Tuesday, January 31, 2017

New Hampshire

A multi-season trip along Main Street in New London, New Hampshire,
posted in anticipation of Spring

At the south end of Main Street sits Mount Kearsarge and her sister mountain on the right, Black Mountain. The woodlands are mixed growth of evergreens and of deciduous, which turn all showy colors in the autumn. Mount Kearsarge is a monadnock, meaning an isolated peak in native language, not a part of a range.

Our beautiful Pleasant Lake is at the base of the mountains. The lake has only one small island called Blueberry Island.

As we travel up Main Street towards the center of the town of New London, we pass by this field. Various animals graze here on most days. On this day it’s a llama, some sheep, perhaps a donkey. The distant hills are almost always a wonderful blue color.

 I like to draw and paint in the winter because I can see farther distances through the bare trees. Our local ski resort is called Mount Sunapee. The ski trails are carved out of the end of a long high ridge. I don’t ski. I just draw.

 Another view of Mount Sunapee from farther along Main Street. I did have to stand in the middle of the intersection with Pleasant Street to draw this. There was no traffic, and I am good at getting the basic shapes down fast.

Halfway up Main Street we have a park called the town green, or more formally the Sargent Common. 

Two winters ago I drew the first day of the winter carnival, where the biggest event was ski joring. Skiers are pulled over jumps, and for added challenge try to grab a ring as they whoosh by. 

Here it is shown with snowmobiles. It was also done the traditional way with horses. There’s one over at the left awaiting his turn.

The Colby-Sawyer College campus sits on the high edge of Main Street. The students are usually ages 18-22 and receive a BA or BS when they graduate. There are 1000 students who come here from around the world. The school of nursing is one of the most highly regarded curricula I believe. One class teaches the science of making maple syrup.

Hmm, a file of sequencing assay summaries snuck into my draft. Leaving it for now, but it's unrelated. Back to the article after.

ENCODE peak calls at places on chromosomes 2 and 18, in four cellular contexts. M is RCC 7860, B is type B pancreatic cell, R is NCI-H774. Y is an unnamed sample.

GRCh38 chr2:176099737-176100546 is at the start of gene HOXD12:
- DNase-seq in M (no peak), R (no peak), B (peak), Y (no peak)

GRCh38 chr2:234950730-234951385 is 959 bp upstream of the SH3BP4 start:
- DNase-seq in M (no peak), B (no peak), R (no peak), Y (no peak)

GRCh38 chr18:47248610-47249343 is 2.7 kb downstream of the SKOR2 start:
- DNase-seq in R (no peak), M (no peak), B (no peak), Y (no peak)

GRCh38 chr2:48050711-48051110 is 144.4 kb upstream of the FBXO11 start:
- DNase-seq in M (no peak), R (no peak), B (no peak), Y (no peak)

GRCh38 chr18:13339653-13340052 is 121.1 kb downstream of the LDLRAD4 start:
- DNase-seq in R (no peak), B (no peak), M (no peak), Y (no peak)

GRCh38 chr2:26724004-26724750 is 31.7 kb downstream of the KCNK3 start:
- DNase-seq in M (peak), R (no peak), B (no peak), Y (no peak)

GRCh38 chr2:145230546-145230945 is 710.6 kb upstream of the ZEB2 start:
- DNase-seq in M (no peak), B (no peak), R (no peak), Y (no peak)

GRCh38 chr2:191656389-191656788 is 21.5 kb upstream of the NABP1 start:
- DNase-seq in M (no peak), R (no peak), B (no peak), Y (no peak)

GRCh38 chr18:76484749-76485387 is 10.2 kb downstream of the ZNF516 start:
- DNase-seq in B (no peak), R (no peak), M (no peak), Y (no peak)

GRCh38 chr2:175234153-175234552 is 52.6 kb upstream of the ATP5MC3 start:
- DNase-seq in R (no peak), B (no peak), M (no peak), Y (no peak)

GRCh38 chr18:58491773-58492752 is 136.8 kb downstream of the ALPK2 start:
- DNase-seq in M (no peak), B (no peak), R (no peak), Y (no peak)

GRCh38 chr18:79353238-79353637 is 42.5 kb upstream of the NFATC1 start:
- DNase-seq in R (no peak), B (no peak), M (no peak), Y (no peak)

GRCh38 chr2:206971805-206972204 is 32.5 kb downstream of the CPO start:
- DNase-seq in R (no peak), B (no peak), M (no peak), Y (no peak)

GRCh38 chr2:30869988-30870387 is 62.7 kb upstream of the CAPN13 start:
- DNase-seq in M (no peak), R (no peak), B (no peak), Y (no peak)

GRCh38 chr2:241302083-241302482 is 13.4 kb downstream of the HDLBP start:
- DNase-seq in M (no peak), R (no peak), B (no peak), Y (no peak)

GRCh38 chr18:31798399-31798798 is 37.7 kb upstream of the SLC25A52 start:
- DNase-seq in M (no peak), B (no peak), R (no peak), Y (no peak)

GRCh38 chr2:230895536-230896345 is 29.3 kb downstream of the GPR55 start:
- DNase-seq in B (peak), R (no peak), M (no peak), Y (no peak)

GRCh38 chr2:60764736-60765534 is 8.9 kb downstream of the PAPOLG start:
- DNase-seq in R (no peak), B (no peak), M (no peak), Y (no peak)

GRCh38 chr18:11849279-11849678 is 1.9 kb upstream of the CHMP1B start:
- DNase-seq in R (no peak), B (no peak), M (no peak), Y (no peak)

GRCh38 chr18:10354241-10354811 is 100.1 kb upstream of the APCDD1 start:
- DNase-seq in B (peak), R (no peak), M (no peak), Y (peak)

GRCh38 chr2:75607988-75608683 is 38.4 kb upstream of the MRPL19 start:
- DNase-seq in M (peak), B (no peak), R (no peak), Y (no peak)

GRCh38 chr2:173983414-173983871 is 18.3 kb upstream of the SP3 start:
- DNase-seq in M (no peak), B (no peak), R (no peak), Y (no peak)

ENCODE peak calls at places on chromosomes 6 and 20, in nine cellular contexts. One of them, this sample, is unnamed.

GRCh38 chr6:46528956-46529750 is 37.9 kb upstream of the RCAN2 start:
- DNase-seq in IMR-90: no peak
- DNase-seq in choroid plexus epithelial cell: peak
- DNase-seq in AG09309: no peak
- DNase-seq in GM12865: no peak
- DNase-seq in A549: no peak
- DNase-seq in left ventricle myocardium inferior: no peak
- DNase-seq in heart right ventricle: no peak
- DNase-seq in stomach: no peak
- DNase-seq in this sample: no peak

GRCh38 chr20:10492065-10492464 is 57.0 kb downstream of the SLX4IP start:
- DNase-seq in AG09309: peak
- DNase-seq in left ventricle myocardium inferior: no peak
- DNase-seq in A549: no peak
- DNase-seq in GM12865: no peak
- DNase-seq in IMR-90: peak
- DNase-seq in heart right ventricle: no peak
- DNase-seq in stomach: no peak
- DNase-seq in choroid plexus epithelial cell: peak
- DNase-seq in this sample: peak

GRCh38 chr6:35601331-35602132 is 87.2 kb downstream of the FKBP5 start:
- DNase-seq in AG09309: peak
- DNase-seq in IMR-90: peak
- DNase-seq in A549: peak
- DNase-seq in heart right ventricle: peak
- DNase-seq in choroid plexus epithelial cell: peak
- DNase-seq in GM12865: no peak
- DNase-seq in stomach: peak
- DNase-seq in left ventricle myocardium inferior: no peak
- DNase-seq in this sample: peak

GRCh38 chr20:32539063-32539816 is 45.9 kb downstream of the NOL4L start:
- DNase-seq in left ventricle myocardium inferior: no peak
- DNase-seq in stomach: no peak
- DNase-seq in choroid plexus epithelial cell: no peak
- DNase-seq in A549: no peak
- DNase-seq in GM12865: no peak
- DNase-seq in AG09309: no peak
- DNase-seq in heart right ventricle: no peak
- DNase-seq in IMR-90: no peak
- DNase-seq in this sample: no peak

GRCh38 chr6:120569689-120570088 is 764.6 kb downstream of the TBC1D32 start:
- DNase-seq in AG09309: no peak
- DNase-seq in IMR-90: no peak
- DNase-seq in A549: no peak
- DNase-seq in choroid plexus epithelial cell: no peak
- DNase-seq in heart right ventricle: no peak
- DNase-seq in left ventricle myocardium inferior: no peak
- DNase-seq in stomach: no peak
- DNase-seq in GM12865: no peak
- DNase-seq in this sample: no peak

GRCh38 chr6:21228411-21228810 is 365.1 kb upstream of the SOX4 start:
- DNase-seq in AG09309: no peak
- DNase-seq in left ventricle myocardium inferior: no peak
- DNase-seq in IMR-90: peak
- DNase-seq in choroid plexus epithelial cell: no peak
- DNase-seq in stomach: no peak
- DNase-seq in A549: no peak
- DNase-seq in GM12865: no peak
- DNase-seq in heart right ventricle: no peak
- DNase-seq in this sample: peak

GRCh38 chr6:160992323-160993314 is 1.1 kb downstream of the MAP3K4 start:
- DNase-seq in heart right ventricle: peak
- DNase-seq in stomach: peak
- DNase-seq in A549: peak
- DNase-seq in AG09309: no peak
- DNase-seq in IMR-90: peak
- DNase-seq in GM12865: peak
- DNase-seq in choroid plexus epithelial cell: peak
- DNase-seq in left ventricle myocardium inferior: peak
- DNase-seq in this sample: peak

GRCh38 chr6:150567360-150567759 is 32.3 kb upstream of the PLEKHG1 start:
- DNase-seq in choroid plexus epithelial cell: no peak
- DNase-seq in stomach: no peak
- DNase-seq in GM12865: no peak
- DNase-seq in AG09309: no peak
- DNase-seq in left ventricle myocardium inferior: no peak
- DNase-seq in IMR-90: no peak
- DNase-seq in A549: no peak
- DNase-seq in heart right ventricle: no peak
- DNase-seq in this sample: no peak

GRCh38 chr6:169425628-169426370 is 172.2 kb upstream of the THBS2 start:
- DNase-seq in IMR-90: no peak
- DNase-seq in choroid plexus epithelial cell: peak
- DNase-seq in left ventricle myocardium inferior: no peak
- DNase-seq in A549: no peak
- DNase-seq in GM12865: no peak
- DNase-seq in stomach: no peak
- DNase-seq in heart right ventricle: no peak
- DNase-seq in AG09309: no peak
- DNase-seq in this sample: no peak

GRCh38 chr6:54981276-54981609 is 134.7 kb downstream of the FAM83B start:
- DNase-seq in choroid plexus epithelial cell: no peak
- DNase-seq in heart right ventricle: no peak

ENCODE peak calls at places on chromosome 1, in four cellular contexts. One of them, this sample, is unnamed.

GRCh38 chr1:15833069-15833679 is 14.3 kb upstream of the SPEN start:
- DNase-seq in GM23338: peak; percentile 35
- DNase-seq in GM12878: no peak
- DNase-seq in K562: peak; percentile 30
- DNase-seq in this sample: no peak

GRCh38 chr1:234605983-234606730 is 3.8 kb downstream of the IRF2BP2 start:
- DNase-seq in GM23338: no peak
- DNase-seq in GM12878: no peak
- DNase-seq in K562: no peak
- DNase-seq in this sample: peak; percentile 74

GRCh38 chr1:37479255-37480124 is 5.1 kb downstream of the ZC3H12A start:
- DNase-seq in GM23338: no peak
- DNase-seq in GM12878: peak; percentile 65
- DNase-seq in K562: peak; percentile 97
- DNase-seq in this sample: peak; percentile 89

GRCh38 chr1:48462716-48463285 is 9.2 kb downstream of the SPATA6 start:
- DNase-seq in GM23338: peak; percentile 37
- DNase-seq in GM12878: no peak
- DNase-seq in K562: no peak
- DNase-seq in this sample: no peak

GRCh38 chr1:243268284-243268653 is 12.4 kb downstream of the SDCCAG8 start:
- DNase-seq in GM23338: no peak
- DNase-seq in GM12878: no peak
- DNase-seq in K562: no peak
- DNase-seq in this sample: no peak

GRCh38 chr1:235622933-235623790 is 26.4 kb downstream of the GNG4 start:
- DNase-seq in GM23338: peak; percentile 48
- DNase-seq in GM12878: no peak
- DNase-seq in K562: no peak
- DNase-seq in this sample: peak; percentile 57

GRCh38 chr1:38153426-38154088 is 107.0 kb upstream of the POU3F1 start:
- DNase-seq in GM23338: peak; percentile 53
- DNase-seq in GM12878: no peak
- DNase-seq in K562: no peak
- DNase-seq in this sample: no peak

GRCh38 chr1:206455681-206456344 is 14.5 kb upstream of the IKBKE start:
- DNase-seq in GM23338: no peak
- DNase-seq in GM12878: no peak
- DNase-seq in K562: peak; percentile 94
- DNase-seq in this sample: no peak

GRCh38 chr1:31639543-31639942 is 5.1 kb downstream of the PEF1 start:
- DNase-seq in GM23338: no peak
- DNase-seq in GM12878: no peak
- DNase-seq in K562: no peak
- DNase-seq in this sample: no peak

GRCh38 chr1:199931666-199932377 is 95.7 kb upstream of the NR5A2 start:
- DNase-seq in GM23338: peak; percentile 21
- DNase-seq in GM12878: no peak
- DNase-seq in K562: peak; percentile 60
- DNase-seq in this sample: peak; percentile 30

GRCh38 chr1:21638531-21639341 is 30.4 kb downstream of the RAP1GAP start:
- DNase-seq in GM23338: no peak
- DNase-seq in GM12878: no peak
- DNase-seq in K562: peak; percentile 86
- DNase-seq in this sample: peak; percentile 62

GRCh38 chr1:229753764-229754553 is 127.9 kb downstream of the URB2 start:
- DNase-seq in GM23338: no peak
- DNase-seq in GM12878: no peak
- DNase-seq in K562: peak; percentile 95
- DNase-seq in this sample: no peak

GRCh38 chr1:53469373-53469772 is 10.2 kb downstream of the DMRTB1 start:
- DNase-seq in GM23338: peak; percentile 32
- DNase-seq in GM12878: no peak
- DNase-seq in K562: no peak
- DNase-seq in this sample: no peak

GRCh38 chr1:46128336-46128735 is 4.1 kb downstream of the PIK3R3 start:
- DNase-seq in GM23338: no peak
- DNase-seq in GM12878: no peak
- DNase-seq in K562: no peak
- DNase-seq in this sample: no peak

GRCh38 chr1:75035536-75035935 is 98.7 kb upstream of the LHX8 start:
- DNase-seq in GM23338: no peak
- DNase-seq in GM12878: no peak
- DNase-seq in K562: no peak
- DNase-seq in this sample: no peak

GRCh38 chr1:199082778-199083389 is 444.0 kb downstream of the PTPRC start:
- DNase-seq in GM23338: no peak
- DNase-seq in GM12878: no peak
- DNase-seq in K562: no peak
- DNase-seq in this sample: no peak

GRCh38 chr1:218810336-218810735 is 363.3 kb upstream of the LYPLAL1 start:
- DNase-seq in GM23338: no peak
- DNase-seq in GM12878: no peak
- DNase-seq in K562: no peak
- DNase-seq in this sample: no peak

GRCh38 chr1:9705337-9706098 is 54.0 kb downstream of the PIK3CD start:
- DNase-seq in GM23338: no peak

Those are traditional metal sap collecting buckets attached to the sugar maple trees. The sap starts to flow in March when the days warm a bit. This is considered the first sign of spring, the sap buckets. Spring is often late and merges right in with the beginning of summer.

Forty pounds of sap must be boiled down to get one pound of maple syrup. There are newer methods for doing the whole process.

Our town library is in a former home. The yellow clapboarded wooden building was also once the town hospital. A modern addition juts off the back on the left. 

Our small town has no need for stop lights. Farther up Main Street we have a new roundabout, or as they used to be called, a rotary. But that is only a word used in New England. Elsewhere, they were called traffic circles.

I drew the traffic light which blinks red on Pleasant Street and yellow on Main Street.

Two summers ago I drew the New London Barn Playhouse. The wooden cow barn became a playhouse in 1934. Playhouse is an American word that means live theater. After each performance, the actors gather on the porch as the audience streams out.

Seasoned professional actors come to New London to perform with the summer interns: 16 young actors from around the country. They are usually aged 18 to 22.

You can learn more about The Barn from my Summer 2015 project of drawing behind the scenes, available at this link here on the blog.

Continuing up Main Street we get to Spring Ledge Farm. Vegetables, flowers, and herbs are grown from seed in greenhouses and in several fields. The land is preserved as land for agricultural purposes only.

 I feel that we all need a flower come January or February. Here is a Stargazer Lily drawn with a digital app on my iPad. My left index finger pushed around the colors made of pure light.